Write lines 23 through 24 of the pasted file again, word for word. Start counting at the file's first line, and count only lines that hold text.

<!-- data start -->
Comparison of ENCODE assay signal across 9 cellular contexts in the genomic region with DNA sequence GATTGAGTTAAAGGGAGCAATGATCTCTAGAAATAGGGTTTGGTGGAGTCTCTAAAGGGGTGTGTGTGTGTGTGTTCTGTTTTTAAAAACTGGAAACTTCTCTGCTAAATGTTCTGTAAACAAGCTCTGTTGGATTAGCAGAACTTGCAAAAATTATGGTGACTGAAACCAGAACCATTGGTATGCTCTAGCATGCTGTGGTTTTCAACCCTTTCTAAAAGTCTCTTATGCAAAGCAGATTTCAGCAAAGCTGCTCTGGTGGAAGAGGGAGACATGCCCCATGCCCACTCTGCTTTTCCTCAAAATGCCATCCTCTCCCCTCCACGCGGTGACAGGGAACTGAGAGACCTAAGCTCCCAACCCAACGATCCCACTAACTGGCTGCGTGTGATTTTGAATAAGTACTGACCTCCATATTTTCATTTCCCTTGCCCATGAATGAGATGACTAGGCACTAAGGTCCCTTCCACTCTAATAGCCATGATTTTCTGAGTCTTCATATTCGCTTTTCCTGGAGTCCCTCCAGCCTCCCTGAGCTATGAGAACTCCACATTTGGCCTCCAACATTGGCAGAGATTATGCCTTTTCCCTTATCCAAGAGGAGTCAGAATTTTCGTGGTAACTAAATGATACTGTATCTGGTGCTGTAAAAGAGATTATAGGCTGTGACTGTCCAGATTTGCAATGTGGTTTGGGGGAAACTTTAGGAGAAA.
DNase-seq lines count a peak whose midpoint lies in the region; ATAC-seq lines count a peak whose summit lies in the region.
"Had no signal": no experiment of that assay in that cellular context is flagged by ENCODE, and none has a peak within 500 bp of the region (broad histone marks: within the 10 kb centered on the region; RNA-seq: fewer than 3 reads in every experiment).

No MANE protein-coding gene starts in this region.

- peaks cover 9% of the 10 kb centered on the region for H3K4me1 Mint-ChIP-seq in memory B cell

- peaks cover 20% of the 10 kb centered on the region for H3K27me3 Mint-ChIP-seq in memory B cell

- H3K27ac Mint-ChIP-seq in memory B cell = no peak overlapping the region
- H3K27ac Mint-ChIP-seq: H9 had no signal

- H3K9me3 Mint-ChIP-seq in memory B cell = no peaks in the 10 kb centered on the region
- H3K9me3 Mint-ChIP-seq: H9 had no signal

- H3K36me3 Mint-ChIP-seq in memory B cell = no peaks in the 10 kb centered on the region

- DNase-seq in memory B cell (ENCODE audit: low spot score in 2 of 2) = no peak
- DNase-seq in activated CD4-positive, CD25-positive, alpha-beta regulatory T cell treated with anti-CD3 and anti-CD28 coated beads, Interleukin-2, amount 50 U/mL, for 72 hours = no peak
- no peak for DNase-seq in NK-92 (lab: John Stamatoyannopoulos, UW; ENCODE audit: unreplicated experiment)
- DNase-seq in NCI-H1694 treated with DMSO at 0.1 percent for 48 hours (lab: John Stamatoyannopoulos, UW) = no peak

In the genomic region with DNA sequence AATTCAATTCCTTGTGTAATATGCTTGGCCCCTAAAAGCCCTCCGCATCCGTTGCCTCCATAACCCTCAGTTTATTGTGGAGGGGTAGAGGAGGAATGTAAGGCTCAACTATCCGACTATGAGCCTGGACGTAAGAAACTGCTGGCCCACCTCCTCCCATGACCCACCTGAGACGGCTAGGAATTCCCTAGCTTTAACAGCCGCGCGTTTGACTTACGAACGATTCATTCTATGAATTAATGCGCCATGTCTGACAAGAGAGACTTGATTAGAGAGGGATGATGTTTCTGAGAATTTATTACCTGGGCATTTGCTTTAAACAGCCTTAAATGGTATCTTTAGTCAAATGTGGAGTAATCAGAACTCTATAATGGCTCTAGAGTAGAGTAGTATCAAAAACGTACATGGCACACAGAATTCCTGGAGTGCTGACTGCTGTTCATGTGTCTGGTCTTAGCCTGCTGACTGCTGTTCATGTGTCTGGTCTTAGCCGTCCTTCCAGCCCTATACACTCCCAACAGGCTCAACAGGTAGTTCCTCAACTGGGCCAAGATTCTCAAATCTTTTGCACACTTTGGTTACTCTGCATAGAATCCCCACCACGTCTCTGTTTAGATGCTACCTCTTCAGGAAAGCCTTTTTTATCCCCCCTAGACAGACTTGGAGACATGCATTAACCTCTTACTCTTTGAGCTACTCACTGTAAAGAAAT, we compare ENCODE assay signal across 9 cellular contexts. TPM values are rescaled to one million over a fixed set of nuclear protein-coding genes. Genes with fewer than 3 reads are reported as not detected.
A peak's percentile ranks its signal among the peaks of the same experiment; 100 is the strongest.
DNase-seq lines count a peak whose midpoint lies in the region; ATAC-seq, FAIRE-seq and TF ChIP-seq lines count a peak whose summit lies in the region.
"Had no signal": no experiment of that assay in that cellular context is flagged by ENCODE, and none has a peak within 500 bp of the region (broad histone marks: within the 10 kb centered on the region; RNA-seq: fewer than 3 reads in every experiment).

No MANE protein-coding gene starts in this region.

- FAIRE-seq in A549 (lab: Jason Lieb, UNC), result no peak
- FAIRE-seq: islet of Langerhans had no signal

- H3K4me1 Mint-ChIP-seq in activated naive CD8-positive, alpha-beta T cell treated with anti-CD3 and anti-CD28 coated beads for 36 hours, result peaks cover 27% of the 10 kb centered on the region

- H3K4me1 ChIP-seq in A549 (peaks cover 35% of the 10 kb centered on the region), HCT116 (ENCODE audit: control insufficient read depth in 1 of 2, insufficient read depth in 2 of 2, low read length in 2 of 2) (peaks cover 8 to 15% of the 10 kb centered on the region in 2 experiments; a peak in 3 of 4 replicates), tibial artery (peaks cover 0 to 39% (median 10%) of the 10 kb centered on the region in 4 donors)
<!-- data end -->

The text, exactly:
- H3K4me1 Mint-ChIP-seq in activated naive CD8-positive, alpha-beta T cell treated with anti-CD3 and anti-CD28 coated beads for 36 hours, result peaks cover 27% of the 10 kb centered on the region

- H3K4me1 ChIP-seq in A549 (peaks cover 35% of the 10 kb centered on the region), HCT116 (ENCODE audit: control insufficient read depth in 1 of 2, insufficient read depth in 2 of 2, low read length in 2 of 2) (peaks cover 8 to 15% of the 10 kb centered on the region in 2 experiments; a peak in 3 of 4 replicates), tibial artery (peaks cover 0 to 39% (median 10%) of the 10 kb centered on the region in 4 donors)